patience is a virtue
Just the other day I took this photo of an oakleaf hydrangea that grows in my garden. It looks like autumn, when really we are just a week away from the first day of spring.
This plant likes to take its time emerging from winter. In fact, the year after I planted it, I thought it had not survived the cold weather. But I was glad that I didn’t pull it up and throw it in the trash heap, because weeks later it emerged from its long winter nap and joined the party of green in full swing all around it.
One of the things I like best about gardening is that it teaches you patience. As a requirement.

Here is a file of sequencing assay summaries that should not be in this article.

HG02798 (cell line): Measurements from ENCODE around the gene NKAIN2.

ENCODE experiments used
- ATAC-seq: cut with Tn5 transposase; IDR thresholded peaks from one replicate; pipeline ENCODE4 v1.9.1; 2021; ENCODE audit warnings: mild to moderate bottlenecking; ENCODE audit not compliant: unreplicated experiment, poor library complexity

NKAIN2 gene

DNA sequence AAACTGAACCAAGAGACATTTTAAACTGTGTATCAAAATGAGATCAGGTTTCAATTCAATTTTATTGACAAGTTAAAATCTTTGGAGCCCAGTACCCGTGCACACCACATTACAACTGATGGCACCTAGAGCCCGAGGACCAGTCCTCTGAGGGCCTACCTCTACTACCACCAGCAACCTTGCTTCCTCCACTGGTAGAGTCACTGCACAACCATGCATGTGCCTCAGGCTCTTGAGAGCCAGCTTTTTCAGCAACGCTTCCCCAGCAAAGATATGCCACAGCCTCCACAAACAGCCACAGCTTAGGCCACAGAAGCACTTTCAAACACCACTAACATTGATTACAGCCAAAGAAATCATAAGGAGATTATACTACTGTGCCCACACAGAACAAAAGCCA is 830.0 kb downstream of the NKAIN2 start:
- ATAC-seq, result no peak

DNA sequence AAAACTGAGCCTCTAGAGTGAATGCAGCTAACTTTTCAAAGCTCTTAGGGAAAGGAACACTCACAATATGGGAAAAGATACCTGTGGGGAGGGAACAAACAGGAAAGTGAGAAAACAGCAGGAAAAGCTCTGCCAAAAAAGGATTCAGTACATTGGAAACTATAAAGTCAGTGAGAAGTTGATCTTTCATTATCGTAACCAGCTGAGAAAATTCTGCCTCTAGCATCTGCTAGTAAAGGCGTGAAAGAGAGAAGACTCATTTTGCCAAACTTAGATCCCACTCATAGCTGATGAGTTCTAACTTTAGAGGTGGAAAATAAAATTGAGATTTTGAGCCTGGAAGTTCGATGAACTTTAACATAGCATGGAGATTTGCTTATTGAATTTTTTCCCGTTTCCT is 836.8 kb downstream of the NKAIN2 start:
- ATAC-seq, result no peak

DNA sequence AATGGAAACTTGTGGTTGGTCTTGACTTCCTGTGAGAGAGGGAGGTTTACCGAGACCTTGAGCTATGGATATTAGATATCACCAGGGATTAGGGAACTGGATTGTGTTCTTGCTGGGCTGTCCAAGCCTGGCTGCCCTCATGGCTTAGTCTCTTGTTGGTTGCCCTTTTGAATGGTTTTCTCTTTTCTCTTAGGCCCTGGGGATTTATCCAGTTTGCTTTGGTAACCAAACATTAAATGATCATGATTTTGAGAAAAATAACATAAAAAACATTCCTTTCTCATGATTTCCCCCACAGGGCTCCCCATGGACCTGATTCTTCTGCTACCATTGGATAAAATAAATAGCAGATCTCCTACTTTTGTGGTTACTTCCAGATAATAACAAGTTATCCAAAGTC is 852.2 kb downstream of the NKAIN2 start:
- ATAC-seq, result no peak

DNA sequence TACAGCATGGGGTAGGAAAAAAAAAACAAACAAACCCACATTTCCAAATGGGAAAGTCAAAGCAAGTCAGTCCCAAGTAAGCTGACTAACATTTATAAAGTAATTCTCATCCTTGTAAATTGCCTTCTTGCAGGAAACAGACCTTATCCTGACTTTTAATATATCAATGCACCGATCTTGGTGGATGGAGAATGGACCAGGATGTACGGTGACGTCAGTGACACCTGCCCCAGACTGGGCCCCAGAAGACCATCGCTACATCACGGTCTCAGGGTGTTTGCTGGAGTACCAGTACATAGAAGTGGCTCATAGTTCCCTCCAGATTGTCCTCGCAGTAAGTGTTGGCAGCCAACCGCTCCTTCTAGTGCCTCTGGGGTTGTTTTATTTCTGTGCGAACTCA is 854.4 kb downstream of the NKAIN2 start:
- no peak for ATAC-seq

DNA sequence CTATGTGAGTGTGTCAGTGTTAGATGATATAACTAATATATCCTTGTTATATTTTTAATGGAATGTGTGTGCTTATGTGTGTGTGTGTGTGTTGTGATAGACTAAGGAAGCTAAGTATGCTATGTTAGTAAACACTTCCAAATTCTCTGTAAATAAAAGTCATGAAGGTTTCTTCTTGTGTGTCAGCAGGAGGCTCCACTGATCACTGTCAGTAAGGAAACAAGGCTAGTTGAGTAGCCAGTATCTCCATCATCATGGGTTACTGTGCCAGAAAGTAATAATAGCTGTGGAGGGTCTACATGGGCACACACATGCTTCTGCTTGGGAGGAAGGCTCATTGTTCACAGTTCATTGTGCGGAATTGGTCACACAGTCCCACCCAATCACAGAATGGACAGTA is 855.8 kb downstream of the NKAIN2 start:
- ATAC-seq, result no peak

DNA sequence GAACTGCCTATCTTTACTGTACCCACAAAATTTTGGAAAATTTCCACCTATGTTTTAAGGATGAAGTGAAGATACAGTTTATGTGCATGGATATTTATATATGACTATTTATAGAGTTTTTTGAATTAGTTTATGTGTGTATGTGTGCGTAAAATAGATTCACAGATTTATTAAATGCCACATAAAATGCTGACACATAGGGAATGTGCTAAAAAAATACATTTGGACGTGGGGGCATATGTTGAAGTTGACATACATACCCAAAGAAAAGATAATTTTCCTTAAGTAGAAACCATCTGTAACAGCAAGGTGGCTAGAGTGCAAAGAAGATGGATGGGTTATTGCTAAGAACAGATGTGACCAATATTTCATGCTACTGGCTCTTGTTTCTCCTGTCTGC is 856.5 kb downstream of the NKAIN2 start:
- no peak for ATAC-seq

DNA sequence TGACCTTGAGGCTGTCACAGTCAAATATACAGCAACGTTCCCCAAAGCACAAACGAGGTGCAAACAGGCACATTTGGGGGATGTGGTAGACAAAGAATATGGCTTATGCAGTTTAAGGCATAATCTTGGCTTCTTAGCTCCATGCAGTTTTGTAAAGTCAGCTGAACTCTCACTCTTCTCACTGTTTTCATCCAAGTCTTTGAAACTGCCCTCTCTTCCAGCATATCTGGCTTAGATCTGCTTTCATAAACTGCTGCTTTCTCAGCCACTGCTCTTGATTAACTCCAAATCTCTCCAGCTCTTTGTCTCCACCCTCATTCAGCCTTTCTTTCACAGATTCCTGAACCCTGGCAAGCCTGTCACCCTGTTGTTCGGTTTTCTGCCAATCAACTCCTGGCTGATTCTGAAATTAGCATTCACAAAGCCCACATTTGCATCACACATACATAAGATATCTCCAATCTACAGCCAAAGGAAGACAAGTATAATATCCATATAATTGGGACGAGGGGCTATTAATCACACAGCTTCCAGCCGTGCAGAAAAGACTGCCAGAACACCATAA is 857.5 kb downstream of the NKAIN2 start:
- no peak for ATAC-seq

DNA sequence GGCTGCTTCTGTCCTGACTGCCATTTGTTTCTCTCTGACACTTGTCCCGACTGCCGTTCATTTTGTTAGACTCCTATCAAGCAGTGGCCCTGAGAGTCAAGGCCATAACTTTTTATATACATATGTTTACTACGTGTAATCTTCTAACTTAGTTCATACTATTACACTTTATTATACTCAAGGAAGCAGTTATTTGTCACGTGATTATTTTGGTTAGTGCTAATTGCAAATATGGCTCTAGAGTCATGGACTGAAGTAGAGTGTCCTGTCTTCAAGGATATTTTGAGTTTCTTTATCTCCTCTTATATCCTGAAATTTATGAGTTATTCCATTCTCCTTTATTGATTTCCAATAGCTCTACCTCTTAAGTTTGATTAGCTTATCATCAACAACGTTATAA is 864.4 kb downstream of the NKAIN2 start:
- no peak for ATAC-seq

Not one of my best traits, in general. The world we live in these days is so fast-paced, we don’t like to wait, we want everything now, instantaneously. We are getting used to things working that way. I would love to wake up one morning and see all my flowers full-size, in bloom, and well tended.
But nature doesn’t work that way. It takes its own sweet time, it doesn’t care, really, what we humans have to say about it. And it likes to surprise us, with its ever changing litany of rage and fury and smiles and cheer and days of weeping and quite a bit of just plain gray.
We can’t predict the weather.
We can’t take it for granted. We can’t make it go away, or hurry up, or stop and stand still, or be what we want when we want it.
There’s a lesson in there.